queelez: A series of blue gears against a white background (flying ship)
[personal profile] queelez
So, I turned twenty-one, finished the semester, and upgraded to a paid account on livejournal. Yay!

In celebration, I'm going to start a meme! Hopefully this will catch on. Maybe it won't. The meme is simple, you copy/paste the following questions and answer them.

What is your favorite thing to cook? How do you cook it? Are there any particularly interesting stories about cooking it--the first time, a large disaster, a great success?

There's a lot of foods I love making. My family's Alfredo sauce recipe is super easy and super delicious. I can make a mean baked brie, with cranberry sauce, roasted almonds, and a pastry shell. But overall, I'm going to have to go with my Jambalaya recipe.

See, last September, I went back to college and moved into this awesome townhouse with an equally awesome kitchen. I spent the first few weeks cooking my usual signature meals, but then thought that I should honestly start to push my culinary boundaries. I flipped through my cookbook and came across a recipe for Jambalaya. It was completely different from what I had made before--I'd never even used rice in a meal yet--but looked super tasty. It turns out, Jambalaya is very tasty, and...pretty easy to make! (You pretty much put everything in a pot--meat first, if it's frozen--and cook it until the rice is done).

For the most part, I use the same recipe every time, the one in the book. I've made one substitution, though, and like to add a couple things. So! My recipe for Jambalaya is as follows!
Vegetables: There are three that are absolutely essential: Bell peppers (I usually have one red and one yellow/green), onions (one or two medium/large ones is enough), and tomatoes. (I usually use a large can of stewed/whole tomatoes, and dump the entire thing in. Adds a bit of flavor). I've also done a bit of green onion and zucchini before, but not every time.
Meats: Here, you've got some flexibility. You can easily do a vegetarian Jambalaya--and I have, and it was great. However, if you want want to be awesome, you'll include some meat. The original recipe called for frozen "Brown and Serve" sausages. I've only used them once, because they were fucking terrible. Ideally, you should go with Andouille sausage, but summer sausage will do in a pinch. I also like to add shrimp in, but typically don't get the chance to--shrimp is expensive, yo. I've been toying with having chicken, but that'd include swapping out either sausage (which is essential), or shrimp (which is delicious).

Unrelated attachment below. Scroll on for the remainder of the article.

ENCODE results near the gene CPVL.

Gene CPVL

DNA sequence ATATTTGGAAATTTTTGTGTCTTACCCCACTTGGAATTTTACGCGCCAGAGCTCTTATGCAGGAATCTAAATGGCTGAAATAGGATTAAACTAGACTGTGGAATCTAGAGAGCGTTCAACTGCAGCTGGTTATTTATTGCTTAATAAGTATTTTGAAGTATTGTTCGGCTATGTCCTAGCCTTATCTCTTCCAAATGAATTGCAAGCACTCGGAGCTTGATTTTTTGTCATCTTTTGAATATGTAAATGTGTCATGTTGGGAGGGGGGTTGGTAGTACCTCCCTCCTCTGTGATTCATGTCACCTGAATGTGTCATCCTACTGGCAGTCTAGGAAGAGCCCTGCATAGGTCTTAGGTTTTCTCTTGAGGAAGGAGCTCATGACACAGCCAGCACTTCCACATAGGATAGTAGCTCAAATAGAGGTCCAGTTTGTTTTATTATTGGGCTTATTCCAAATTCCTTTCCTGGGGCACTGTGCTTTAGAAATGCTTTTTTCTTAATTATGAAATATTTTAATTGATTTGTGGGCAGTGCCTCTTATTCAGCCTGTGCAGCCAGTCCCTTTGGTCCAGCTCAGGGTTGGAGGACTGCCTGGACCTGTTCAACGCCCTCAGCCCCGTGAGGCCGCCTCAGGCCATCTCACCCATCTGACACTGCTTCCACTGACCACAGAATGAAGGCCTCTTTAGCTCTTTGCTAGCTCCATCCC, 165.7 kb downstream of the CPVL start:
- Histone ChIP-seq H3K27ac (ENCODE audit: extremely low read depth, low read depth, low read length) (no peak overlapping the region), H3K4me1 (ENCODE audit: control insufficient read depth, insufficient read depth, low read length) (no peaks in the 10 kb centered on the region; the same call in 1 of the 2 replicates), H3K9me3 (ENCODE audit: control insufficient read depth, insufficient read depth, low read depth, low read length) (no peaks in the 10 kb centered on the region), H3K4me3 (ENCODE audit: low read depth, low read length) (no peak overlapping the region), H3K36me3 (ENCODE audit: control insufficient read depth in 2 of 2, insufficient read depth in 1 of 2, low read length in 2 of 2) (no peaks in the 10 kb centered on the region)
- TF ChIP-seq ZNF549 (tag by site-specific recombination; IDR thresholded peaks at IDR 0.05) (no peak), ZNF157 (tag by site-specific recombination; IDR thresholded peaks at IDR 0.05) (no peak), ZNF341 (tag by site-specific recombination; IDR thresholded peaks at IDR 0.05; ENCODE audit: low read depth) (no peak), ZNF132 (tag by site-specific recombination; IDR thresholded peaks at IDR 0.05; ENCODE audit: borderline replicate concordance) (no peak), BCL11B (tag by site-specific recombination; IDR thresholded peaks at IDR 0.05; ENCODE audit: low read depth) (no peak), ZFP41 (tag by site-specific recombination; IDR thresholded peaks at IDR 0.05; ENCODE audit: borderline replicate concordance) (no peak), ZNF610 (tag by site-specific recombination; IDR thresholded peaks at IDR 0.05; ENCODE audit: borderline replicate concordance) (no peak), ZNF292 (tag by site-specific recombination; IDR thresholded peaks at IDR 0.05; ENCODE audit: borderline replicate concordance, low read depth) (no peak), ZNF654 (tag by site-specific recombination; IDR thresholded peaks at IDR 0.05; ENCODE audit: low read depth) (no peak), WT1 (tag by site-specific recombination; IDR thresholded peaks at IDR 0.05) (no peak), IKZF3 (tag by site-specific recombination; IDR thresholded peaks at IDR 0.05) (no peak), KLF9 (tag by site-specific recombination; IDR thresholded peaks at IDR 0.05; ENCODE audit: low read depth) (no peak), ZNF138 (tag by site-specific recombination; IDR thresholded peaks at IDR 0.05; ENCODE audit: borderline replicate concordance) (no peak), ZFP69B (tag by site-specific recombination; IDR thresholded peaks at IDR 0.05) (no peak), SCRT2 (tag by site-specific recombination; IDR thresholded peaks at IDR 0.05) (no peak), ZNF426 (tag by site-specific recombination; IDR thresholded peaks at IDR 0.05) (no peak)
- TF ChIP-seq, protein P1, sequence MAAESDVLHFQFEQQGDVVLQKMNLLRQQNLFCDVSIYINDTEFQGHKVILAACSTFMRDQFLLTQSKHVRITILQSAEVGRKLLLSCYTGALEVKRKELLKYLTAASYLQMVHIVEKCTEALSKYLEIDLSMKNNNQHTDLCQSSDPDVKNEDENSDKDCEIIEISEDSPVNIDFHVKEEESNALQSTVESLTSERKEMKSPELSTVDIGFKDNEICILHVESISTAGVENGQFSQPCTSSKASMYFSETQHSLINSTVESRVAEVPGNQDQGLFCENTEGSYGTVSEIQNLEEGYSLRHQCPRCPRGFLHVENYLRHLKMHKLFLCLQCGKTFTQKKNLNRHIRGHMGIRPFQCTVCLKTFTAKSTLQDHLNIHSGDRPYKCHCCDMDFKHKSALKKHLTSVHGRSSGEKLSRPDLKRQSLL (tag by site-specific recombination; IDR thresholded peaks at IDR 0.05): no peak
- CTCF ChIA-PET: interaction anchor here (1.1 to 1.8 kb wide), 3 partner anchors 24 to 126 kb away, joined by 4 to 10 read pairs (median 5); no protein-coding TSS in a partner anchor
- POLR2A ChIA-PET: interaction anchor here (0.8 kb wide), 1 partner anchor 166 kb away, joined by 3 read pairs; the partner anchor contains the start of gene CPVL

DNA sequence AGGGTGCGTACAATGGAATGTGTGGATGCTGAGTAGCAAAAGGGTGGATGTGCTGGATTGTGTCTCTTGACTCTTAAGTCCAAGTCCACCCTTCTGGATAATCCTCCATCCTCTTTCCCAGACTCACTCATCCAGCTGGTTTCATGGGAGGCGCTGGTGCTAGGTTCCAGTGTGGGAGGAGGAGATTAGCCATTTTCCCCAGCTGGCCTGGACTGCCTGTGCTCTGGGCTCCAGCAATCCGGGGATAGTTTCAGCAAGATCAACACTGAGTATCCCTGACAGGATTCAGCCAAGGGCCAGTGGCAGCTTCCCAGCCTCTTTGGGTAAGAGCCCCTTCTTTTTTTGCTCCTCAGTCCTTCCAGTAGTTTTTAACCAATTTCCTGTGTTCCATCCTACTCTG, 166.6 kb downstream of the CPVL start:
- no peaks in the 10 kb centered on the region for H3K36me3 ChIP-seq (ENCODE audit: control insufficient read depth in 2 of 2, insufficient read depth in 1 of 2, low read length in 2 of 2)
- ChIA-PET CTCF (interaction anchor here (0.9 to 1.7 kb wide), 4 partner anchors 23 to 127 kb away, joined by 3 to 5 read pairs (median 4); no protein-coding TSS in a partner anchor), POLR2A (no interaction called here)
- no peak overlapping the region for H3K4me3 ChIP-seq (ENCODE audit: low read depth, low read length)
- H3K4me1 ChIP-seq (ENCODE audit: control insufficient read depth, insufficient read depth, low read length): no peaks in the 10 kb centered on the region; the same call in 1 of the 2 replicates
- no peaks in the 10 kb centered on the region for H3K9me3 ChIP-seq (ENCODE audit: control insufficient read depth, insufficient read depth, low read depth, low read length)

Rice: You've got to have rice, and you've got to have broth. Whether the broth be chicken, beef, or vegetable doesn't matter (I use chicken, unless it needs to be vegetarian). For jambalaya, you want to have the same amount of broth as you do rice. A cup and a half is usually good, but if you want to have a lot of leftovers, bump it up to two cups.
Spices: Spices are the most important part of Jambalaya. Salt and pepper are obvious enough, and I'd toss in a fancy sort of pepper, as well--paprika is good, so are red pepper flakes. Chili powder is a bit too much. Haven't tried cayenne, but I don't see any reason why it would suck. I like to add some rosemary, and maybe a touch of dried basil. I usually pass on oregano, which I've always associated with more Italian dishes. Thyme is essential. Always include thyme, unless you're allergic. Garlic is also good. Mince a piece or two, drop it in, and you're in business. Make sure to put the spices in early; they need time to sink into the meat properly.
Graham's Additions: A couple handfuls of dried cranberries make Jambalaya even more awesome. I also like to have some (maybe about half a cup) juice--either apple cider or some sort of cranberry juice. If you do that, though, make sure you decrease the amount of broth you put in by the appropriate amount.
Preparation: Cut everything up. If the meat is frozen, drop it into the bottom of a big (and I mean big nonstick pot/skillet and let it cook until very much not frozen, and starting to cook. Dump everything else in--at this stage, it should be pretty liquidy, with the rice at the bottom of the pot. Bring it to a boil, then cut the temperature and simmer, stirring often, but not quite constantly. When the rice is done (which will be when a) most of the liquid is gone, and b) you have a small spoonful of rice and it feels/tastes done), the entire meal is ready. Serve and enjoy.
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June 2017


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